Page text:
Athlete and Training Profile:

World's #1 Bench Presser, Scot Mendelson Tells You How to Bench Press

by Adaptagenix DC Staff

It's difficult to imagine a 314 lb. man with a six-pack.

Then again, it's difficult to imagine any human being bench pressing over 800 lbs.

Scot Mendelson is an NYU graduate and the world's top bench presser, with 5 world records and a 782.6 lb. bench press in competition. He has bench pressed 830 lbs. in training, more than most professional athletes can squat and deadlift combined.

Although Scot can squat 1,000 lbs., he emphasizes: "I'm a bench press specialist."

For aspiring bench press specialists and every athlete interested in developing upper-body power, Scot offers 5 tenets he has used to become one of the strongest men in history:

1) Put your back into it
Big chests do not make big bench presses. Proper technique makes the primary movers the back (latissimus dorsi), triceps, and rear deltoids. On a standard 15-17" bench, pull your shoulder blades together so the shoulders rest on, and not off, the bench's surface. This shortens the distance from the chest to full extension and eliminates your arms' weakest range of movement.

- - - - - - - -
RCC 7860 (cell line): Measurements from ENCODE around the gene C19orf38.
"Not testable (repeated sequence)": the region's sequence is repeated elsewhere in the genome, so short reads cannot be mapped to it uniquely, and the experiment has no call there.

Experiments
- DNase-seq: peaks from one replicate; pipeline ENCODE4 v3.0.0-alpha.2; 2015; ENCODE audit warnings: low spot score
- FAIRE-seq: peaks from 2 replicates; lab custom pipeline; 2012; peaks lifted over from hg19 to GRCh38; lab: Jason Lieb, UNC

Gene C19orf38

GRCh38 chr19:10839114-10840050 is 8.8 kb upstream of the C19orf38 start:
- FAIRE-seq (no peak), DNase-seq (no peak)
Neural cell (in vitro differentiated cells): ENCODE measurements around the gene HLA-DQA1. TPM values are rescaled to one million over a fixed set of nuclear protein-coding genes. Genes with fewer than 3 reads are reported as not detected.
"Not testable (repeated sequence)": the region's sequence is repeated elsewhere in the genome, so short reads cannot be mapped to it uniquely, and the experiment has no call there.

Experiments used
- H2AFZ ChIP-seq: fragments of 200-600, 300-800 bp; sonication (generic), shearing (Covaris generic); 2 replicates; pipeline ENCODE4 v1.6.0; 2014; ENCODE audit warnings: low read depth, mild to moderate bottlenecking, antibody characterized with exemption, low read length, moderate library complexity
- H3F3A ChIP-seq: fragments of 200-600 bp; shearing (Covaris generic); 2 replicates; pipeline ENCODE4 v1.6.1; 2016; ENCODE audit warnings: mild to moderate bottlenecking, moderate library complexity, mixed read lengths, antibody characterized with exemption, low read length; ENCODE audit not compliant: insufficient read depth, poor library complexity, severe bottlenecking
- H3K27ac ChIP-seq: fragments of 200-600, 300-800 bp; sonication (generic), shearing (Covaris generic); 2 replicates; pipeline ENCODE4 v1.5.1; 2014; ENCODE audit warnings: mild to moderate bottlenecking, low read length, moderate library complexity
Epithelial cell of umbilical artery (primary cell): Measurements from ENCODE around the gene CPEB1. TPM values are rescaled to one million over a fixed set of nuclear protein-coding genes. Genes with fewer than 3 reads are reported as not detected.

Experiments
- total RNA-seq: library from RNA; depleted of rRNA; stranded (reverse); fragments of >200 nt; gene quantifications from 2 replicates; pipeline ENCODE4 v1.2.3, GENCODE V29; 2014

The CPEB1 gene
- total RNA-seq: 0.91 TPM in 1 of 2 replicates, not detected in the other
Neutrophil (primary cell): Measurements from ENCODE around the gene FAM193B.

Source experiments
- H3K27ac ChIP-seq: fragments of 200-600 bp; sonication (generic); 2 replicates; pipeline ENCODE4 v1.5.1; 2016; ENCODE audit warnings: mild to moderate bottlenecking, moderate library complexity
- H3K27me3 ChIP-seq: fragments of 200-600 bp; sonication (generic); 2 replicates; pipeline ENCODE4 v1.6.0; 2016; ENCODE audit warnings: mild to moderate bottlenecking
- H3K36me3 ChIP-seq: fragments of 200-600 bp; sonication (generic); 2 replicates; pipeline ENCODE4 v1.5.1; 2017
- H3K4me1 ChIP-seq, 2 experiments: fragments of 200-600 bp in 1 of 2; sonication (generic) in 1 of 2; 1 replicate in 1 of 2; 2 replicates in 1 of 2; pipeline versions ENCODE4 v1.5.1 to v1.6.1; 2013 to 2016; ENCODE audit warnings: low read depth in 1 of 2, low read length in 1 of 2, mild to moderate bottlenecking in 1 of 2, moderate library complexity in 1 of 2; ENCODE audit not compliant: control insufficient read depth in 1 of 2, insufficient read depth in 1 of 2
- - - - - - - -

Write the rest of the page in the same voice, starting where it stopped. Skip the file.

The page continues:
2) Lift with your legs
Put your body into a near-full arch when performing a maximal-lift bench press: support your body on the toes or balls of your feet by putting your feet underneath your body and arching your back. Squeeze the bench between your thighs to stabilize your body and use leg drive to initiate the lift from the bottom.

3) Train for triples
Dedicate one work-out per week to the bench press, performing 5-8 sets of 3 reps with 5-7 minutes between sets. Use 60% of your 1-repetition maximum (1RM), adding 5-10% per workout.

4) Emphasize tricep, rear deltoid, and brachialis development
Following the above 5-8 sets of bench press, perform one exercise for rear deltoids, one exercise for triceps, and one exercise for the brachialis. Perform 3 sets of 10 repetitions with 2-4 minutes between sets.

Rear deltoids-
Using a seated pec deck machine (used for crossing the arms in front of the body), reverse the motion by facing the opposite direction and moving your arms backwards.

Choose either A) tricep extensions or B) board presses (place a 4x4 board on the chest and perform bench presses within this partial range of movement).

The brachialis is a muscle on the outside of the bicep that supports arm movement at the elbow. Perform hammer curls (bicep curls where the thumb is kept pointing to the ceiling and the palm is not turned upward) to address this bodypart.

5) For safety, do not use a "false-grip", where the thumb is placed under, rather than around, the bar:

"Once I was bench pressing with a false-grip and I got 584 lbs. to lock-out. The spotters thought I had it, so they took their hands away. The bar slipped, and 584 lbs. bounced off of my chest twice. I couldn't breathe properly for 2 months, but I had no broken bones-not even a bruise." Moral of the story: Hold the bar at shoulder-width with your thumb wrapped around the bar-safety is a precursor to efficacy… and results.

Train systematically, train intelligently, and follow the guidelines of the world's #1 bench presser to actualize your true genetic strength potential.

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